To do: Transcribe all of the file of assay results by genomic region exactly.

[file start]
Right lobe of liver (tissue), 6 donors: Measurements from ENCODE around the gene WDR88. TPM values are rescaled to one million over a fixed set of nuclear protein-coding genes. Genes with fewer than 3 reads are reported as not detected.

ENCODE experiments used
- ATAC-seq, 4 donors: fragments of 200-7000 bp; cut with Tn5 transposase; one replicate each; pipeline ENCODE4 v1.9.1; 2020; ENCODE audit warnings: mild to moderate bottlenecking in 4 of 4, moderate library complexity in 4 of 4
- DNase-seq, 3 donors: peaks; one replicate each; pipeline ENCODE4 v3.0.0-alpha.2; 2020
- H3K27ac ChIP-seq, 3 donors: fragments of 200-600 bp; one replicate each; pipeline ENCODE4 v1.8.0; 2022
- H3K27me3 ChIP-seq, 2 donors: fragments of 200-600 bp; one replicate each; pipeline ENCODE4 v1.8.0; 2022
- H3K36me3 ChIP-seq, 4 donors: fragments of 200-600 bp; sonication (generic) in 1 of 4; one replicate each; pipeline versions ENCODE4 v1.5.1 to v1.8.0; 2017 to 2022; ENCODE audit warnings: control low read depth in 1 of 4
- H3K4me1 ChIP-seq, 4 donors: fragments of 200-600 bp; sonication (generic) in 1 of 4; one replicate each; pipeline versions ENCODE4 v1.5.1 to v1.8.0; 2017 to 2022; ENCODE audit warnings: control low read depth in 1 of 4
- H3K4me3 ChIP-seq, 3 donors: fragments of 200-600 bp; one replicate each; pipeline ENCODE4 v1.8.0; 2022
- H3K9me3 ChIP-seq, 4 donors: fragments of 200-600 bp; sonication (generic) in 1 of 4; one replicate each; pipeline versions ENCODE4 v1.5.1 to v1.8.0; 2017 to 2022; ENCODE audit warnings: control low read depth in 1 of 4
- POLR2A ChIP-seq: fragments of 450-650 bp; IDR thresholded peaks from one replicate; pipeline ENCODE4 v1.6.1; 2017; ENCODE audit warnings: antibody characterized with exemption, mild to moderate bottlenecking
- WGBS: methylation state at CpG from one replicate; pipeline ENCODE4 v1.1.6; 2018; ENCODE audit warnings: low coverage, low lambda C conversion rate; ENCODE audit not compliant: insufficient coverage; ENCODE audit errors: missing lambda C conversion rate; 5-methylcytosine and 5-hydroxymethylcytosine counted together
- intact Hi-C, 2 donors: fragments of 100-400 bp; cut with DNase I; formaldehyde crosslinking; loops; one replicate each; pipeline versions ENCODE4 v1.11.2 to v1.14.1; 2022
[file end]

Right lobe of liver (tissue), 6 donors: Measurements from ENCODE around the gene WDR88. TPM values are rescaled to one million over a fixed set of nuclear protein-coding genes. Genes with fewer than 3 reads are reported as not detected.

ENCODE experiments used
- ATAC-seq, 4 donors: fragments of 200-7000 bp; cut with Tn5 transposase; one replicate each; pipeline ENCODE4 v1.9.1; 2020; ENCODE audit warnings: mild to moderate bottlenecking in 4 of 4, moderate library complexity in 4 of 4
- DNase-seq, 3 donors: peaks; one replicate each; pipeline ENCODE4 v3.0.0-alpha.2; 2020
- H3K27ac ChIP-seq, 3 donors: fragments of 200-600 bp; one replicate each; pipeline ENCODE4 v1.8.0; 2022
- H3K27me3 ChIP-seq, 2 donors: fragments of 200-600 bp; one replicate each; pipeline ENCODE4 v1.8.0; 2022
- H3K36me3 ChIP-seq, 4 donors: fragments of 200-600 bp; sonication (generic) in 1 of 4; one replicate each; pipeline versions ENCODE4 v1.5.1 to v1.8.0; 2017 to 2022; ENCODE audit warnings: control low read depth in 1 of 4
- H3K4me1 ChIP-seq, 4 donors: fragments of 200-600 bp; sonication (generic) in 1 of 4; one replicate each; pipeline versions ENCODE4 v1.5.1 to v1.8.0; 2017 to 2022; ENCODE audit warnings: control low read depth in 1 of 4
- H3K4me3 ChIP-seq, 3 donors: fragments of 200-600 bp; one replicate each; pipeline ENCODE4 v1.8.0; 2022
- H3K9me3 ChIP-seq, 4 donors: fragments of 200-600 bp; sonication (generic) in 1 of 4; one replicate each; pipeline versions ENCODE4 v1.5.1 to v1.8.0; 2017 to 2022; ENCODE audit warnings: control low read depth in 1 of 4
- POLR2A ChIP-seq: fragments of 450-650 bp; IDR thresholded peaks from one replicate; pipeline ENCODE4 v1.6.1; 2017; ENCODE audit warnings: antibody characterized with exemption, mild to moderate bottlenecking
- WGBS: methylation state at CpG from one replicate; pipeline ENCODE4 v1.1.6; 2018; ENCODE audit warnings: low coverage, low lambda C conversion rate; ENCODE audit not compliant: insufficient coverage; ENCODE audit errors: missing lambda C conversion rate; 5-methylcytosine and 5-hydroxymethylcytosine counted together
- intact Hi-C, 2 donors: fragments of 100-400 bp; cut with DNase I; formaldehyde crosslinking; loops; one replicate each; pipeline versions ENCODE4 v1.11.2 to v1.14.1; 2022